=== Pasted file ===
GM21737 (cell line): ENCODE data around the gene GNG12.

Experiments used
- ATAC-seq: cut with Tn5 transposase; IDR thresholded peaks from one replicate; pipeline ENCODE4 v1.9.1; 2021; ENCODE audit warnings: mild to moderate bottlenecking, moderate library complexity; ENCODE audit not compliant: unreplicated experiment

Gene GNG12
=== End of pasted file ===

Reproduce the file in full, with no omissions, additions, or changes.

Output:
GM21737 (cell line): ENCODE data around the gene GNG12.

Experiments used
- ATAC-seq: cut with Tn5 transposase; IDR thresholded peaks from one replicate; pipeline ENCODE4 v1.9.1; 2021; ENCODE audit warnings: mild to moderate bottlenecking, moderate library complexity; ENCODE audit not compliant: unreplicated experiment

Gene GNG12